Antibody-drug conjugates (ADCs) saw a 400% growth in total licensing agreement deal value from 2017 to 2022 and reached a peak of $16.6bn in 2022, according to GlobalData’s Pharma Intelligence Center Deals Database.

ADCs combine the specificity of monoclonal antibodies with the potency of cytotoxic drugs to target and eliminate cancer cells. Due to their specificity, ADCs play a pivotal role in combating cancer, with a growing number of Antibody-drug conjugates marketed over the past two decades in addition to those promising candidates advancing into late-stage clinical trials. Biopharmaceutical companies are collaborating on ADC drug development, and while becoming increasingly attractive to top players within the pharma industry, there are challenges.

According to GlobalData’s Pharma Intelligence Center Deals Database, 150 licensing agreement deals involving Antibody-drug conjugates were struck between 2018 and 2023YTD, with 40% (59 deals) in preclinical as the most advanced stage of development at the time of the deal. Oncology remained the top therapy area involving ADC drugs over the last five years, reaching a peak in 2022 with 36 licensing agreement deals. Biopharmaceutical companies are building upon the success of those previously launched ADC drugs as they advance towards the next generation of ADCs.

ADCs remain on trend in 2023

In the first half of 2023, of the 19 licensing agreement deals disclosed, nine were at the preclinical stage of development, with a total deal value of $2.3bn.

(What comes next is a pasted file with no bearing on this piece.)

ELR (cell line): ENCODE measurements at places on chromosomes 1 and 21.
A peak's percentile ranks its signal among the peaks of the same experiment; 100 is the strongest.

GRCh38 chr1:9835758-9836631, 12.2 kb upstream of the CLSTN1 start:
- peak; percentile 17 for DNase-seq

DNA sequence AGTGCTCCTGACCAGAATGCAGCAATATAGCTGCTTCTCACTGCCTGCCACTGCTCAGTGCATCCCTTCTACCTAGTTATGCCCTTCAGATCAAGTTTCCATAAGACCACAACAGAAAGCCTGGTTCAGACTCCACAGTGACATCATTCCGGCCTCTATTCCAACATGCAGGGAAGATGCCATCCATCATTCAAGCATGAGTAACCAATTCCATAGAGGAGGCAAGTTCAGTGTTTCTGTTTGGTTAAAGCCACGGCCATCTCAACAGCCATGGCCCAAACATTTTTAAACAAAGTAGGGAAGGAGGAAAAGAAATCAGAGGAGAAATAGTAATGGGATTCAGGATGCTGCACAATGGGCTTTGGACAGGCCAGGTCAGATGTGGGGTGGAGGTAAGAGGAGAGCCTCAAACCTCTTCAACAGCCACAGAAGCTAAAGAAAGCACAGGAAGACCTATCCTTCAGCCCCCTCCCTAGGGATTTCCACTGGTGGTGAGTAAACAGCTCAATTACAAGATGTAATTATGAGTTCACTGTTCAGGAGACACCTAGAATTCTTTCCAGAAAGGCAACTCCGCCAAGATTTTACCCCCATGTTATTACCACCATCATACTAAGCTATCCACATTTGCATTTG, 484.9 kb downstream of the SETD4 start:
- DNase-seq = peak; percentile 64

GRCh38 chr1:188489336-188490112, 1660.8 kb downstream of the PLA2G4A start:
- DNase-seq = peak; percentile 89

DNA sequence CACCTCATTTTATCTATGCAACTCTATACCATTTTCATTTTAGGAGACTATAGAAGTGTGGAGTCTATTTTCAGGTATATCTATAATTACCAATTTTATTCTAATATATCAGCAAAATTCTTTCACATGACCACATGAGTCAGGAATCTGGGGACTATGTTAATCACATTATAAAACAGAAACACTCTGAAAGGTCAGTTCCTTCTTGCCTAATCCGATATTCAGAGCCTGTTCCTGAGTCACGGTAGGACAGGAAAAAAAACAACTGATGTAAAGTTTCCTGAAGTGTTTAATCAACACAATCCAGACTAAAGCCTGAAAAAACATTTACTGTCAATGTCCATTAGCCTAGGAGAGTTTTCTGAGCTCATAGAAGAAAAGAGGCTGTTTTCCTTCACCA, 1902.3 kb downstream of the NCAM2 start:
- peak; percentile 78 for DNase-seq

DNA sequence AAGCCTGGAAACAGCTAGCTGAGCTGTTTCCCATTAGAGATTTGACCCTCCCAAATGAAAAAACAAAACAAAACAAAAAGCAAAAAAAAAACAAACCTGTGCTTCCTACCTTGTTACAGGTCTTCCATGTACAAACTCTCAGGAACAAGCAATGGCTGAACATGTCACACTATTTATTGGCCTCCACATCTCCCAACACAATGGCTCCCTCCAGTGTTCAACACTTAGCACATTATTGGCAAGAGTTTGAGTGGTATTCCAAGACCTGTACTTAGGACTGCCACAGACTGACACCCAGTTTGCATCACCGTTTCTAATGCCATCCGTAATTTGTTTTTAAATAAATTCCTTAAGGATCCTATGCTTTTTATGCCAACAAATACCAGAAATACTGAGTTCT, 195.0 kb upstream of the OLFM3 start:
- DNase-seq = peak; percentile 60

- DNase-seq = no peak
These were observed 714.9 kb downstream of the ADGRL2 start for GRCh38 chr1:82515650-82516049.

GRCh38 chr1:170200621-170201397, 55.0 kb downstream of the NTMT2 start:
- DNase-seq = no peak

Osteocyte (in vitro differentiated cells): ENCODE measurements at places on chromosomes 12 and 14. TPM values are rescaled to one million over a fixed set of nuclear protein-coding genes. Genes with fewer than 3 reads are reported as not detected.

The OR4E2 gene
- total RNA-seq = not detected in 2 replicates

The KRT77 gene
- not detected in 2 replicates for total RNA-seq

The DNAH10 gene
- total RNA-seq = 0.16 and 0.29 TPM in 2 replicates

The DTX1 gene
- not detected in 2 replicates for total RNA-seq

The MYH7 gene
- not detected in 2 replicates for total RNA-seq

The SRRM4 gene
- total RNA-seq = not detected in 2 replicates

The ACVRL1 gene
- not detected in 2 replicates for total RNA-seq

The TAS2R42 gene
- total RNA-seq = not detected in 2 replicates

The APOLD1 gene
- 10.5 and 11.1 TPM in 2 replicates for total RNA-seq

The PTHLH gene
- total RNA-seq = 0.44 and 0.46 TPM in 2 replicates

In January 2023, the biotech company Synaffix, which has its headquarters in the Netherlands, signed a licensing agreement with Amgen valued at up to $2bn. Amgen will gain access to Synaffix’s ADC technologies for research and commercial licenses for four candidates at the preclinical stage in oncology. The companies’ collaboration is currently the biggest preclinical ADC licensing deal of the year.

Meanwhile, the Antibody-drug conjugates drugmaker Seagen had multiple licensing agreements with Merck & Co., Sanofi, Bristol-Myers Squibb, and AbbVie. The company has an advanced Antibody-drug conjugates portfolio with five marketed drugs: Adcetris, Aidexi, Padcev, Tivdak, and Tukysa. In 2021, the company engaged in a strategic collaboration with RemeGen, resulting in a billion-dollar deal aimed at the development and commercialization of a novel HER-2-targeted ADC, disitamab vedotin (Aidexi), worth up to $2.6bn. Aidexi is now a marketed product. In March 2023, Pfizer also joined the ADC field with the announcement to acquire Seagen for $43bn.

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Increasing development within Antibody-drug conjugates may lead to potential biosimilar competition for ADC therapies. However, the complex design of ADCs poses a greater challenge for biosimilar rivals. The lack of biosimilar competitors could in turn provide Antibody-drug conjugates drugmakers with more pricing flexibility and foster new deals with major players in the biopharma space.